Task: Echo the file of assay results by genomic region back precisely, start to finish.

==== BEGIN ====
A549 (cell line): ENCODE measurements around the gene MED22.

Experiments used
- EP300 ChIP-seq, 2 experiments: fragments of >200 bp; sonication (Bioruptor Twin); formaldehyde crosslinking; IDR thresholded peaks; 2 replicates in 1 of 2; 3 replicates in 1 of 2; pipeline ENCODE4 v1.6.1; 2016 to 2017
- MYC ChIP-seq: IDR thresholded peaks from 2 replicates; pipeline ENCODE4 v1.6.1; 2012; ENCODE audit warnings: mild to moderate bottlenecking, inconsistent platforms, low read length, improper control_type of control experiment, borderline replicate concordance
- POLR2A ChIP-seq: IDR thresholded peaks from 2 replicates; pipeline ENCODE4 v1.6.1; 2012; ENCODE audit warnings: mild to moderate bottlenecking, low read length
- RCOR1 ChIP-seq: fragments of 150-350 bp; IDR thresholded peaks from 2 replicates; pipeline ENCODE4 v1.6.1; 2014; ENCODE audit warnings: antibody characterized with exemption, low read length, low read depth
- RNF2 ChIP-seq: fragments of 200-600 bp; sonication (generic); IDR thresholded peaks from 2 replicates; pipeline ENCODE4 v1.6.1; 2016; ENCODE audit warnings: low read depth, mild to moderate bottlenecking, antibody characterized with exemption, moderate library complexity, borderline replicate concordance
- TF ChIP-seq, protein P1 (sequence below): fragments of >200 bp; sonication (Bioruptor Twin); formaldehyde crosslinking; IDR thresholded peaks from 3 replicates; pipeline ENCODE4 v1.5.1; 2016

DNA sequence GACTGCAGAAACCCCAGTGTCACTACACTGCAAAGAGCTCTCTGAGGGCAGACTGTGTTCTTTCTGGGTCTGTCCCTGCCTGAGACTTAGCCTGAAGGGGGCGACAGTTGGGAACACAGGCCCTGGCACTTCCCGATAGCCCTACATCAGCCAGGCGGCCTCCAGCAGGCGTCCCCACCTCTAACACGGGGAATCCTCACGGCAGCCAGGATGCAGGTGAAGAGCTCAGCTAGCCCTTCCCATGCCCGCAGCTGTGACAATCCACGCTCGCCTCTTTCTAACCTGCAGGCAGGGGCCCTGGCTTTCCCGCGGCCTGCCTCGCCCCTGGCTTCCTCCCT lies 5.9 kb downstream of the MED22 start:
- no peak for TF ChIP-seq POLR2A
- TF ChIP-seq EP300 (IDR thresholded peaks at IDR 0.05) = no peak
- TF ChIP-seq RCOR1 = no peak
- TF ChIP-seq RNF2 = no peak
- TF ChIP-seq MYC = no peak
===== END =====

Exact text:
A549 (cell line): ENCODE measurements around the gene MED22.

Experiments used
- EP300 ChIP-seq, 2 experiments: fragments of >200 bp; sonication (Bioruptor Twin); formaldehyde crosslinking; IDR thresholded peaks; 2 replicates in 1 of 2; 3 replicates in 1 of 2; pipeline ENCODE4 v1.6.1; 2016 to 2017
- MYC ChIP-seq: IDR thresholded peaks from 2 replicates; pipeline ENCODE4 v1.6.1; 2012; ENCODE audit warnings: mild to moderate bottlenecking, inconsistent platforms, low read length, improper control_type of control experiment, borderline replicate concordance
- POLR2A ChIP-seq: IDR thresholded peaks from 2 replicates; pipeline ENCODE4 v1.6.1; 2012; ENCODE audit warnings: mild to moderate bottlenecking, low read length
- RCOR1 ChIP-seq: fragments of 150-350 bp; IDR thresholded peaks from 2 replicates; pipeline ENCODE4 v1.6.1; 2014; ENCODE audit warnings: antibody characterized with exemption, low read length, low read depth
- RNF2 ChIP-seq: fragments of 200-600 bp; sonication (generic); IDR thresholded peaks from 2 replicates; pipeline ENCODE4 v1.6.1; 2016; ENCODE audit warnings: low read depth, mild to moderate bottlenecking, antibody characterized with exemption, moderate library complexity, borderline replicate concordance
- TF ChIP-seq, protein P1 (sequence below): fragments of >200 bp; sonication (Bioruptor Twin); formaldehyde crosslinking; IDR thresholded peaks from 3 replicates; pipeline ENCODE4 v1.5.1; 2016

DNA sequence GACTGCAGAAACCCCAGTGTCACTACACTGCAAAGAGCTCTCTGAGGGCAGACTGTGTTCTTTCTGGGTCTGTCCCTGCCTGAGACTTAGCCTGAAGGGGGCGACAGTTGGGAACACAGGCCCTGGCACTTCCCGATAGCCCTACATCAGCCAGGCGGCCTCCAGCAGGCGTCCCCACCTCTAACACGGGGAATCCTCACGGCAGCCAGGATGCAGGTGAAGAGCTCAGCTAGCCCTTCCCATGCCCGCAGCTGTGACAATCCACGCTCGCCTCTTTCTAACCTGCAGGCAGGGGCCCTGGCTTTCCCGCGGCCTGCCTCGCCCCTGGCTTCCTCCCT lies 5.9 kb downstream of the MED22 start:
- no peak for TF ChIP-seq POLR2A
- TF ChIP-seq EP300 (IDR thresholded peaks at IDR 0.05) = no peak
- TF ChIP-seq RCOR1 = no peak
- TF ChIP-seq RNF2 = no peak
- TF ChIP-seq MYC = no peak